A small estates procedure is available if the decedent died without a will and the value of the estate (excluding homestead and exempt property) does not exceed $75,000. This procedure is not available if the decedent owned real estate other than a homestead. A small estate affidavit is filed with the clerk of the appropriate court and must be examined by a judge. If the court approves the affidavit, a copy of the affidavit can be used by the heirs to collect the assets of the estate.
Guardianship is a probate court proceeding in which one person seeks to obtain legal authority to make decisions for another person. The guardian is the person appointed by the court to make decisions on behalf of someone else. The person over whom the guardianship is granted is referred to as the protected person or ward. Sometimes families agree on a guardian, but other times, family members may fight over the appointment of a particular guardian.
Guardianship proceedings may be necessary in a variety of circumstances, including:
- For a child in the event there is no parent available to care for them.
- For an incapacitated adult who is unable to take care of him or herself due to mental deficiency, disease, mental incapacity, or physical condition.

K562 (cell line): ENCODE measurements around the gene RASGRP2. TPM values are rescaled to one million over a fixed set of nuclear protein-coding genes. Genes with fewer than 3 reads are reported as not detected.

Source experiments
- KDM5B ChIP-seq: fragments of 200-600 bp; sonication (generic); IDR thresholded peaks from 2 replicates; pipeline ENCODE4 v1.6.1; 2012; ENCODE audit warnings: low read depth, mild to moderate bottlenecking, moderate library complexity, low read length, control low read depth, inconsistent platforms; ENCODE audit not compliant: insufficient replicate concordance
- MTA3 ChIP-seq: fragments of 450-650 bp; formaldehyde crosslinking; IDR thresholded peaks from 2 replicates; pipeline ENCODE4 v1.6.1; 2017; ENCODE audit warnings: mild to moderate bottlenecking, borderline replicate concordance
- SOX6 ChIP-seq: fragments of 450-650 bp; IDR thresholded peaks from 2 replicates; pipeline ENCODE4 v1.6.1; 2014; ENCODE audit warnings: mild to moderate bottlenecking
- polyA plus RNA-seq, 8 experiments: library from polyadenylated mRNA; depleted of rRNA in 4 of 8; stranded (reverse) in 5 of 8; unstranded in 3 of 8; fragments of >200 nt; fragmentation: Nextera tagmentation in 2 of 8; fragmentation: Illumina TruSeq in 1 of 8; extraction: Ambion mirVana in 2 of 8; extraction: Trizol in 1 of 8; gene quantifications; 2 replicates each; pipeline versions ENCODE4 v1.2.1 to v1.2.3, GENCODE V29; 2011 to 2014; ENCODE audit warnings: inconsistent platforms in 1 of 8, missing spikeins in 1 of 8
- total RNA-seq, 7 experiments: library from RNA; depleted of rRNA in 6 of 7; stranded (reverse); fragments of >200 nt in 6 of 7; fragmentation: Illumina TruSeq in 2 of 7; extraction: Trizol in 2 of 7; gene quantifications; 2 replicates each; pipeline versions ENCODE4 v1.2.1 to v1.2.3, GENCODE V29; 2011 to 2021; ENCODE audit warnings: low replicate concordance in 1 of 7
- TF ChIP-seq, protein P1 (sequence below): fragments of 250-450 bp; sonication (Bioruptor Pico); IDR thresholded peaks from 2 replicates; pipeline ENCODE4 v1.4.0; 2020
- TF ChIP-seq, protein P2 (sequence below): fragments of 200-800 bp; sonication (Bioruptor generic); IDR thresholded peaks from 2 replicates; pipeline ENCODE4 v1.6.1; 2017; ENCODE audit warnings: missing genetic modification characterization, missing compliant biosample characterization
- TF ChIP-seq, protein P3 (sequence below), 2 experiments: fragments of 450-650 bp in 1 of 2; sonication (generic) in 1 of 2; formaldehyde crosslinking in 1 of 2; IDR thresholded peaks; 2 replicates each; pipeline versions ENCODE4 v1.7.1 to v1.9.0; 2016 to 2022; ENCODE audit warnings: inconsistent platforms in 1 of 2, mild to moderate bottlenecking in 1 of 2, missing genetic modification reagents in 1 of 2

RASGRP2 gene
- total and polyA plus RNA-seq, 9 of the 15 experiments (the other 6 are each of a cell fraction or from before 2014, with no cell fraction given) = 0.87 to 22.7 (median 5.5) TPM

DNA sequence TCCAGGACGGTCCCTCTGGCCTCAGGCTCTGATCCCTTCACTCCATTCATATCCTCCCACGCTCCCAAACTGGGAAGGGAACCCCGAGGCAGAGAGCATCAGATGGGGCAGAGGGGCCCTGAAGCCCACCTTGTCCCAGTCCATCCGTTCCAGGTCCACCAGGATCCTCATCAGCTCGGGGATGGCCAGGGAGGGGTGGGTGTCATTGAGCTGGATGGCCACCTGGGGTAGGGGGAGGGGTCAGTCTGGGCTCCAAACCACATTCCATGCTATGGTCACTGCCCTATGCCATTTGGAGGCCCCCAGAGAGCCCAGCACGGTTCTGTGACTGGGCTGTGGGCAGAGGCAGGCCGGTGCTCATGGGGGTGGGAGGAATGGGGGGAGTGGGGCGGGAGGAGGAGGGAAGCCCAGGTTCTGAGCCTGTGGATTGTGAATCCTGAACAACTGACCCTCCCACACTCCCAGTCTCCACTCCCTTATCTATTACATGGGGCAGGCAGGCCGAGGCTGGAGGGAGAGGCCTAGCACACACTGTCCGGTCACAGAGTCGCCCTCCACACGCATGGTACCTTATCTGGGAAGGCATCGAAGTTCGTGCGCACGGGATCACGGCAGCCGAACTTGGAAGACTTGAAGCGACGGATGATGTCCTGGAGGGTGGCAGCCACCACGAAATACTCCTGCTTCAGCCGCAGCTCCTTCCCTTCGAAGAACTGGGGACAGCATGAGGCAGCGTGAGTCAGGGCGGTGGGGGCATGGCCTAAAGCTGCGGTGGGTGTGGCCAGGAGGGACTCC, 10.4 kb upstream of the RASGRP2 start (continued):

Types of Guardianship
The Texas Guardianship Association defines guardianship as “a legal process designed to protect vulnerable persons from abuse, neglect, and exploitation.” Both minors and incapacitated adults can need a guardian in various situations. In Texas there are several types of guardianship, including:
- Guardian of the Person: Guardian is appointed to make personal, medical, and welfare decisions for a ward.
- Guardian of the Estate: Guardian is appointed to make financial decisions related to a ward’s assets.
- Guardian of the Person and Estate: The guardian is responsible for managing the care and property of the ward.
- Temporary or Emergency Guardianship: can be appointed while awaiting the court’s decision over the ward.
Seiler Mitby can help you arrange your affairs so that the transfer of assets at the time of incapacity, illness or death is accomplished in the most efficient manner.
Our attorneys can answer questions and provide advice regarding your estate planning needs. We prepare documents tailored to your specific situation, including:
- Selecting an individual to carry out your wishes
- Streamlining the transfer of your assets after your death
- Identifying the recipients of your assets
- Authorizing someone to make medical and financial decisions on your behalf; and
- Designating your method of treatment in the event you are diagnosed with a terminal or irreversible medical condition
Probate and Guardianship Lawyers in The Woodlands
Probate and guardianship proceedings can be quite cumbersome. Ensuring a deceased loved one’s estate is disbursed as they would have liked and maintaining guardianship of a child or incapacitated adult both require legal assistance. At Seiler Mitby, our experienced probate and guardianship attorneys guide clients with knowledge and compassion. If you or a loved one needs assistance with probate and guardianship, contact the lawyers at Seiler Mitby today.